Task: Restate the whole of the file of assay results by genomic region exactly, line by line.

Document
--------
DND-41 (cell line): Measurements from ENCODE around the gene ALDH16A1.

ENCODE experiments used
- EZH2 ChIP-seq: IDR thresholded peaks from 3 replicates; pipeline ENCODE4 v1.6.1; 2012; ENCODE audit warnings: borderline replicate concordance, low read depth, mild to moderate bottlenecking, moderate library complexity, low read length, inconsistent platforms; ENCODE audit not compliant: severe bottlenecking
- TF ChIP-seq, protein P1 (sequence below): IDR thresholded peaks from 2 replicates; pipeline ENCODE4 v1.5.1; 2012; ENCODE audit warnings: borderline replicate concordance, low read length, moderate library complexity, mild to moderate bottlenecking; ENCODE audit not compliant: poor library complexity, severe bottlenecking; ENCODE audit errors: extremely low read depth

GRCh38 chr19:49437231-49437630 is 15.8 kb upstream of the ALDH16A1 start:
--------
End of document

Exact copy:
DND-41 (cell line): Measurements from ENCODE around the gene ALDH16A1.

ENCODE experiments used
- EZH2 ChIP-seq: IDR thresholded peaks from 3 replicates; pipeline ENCODE4 v1.6.1; 2012; ENCODE audit warnings: borderline replicate concordance, low read depth, mild to moderate bottlenecking, moderate library complexity, low read length, inconsistent platforms; ENCODE audit not compliant: severe bottlenecking
- TF ChIP-seq, protein P1 (sequence below): IDR thresholded peaks from 2 replicates; pipeline ENCODE4 v1.5.1; 2012; ENCODE audit warnings: borderline replicate concordance, low read length, moderate library complexity, mild to moderate bottlenecking; ENCODE audit not compliant: poor library complexity, severe bottlenecking; ENCODE audit errors: extremely low read depth

GRCh38 chr19:49437231-49437630 is 15.8 kb upstream of the ALDH16A1 start: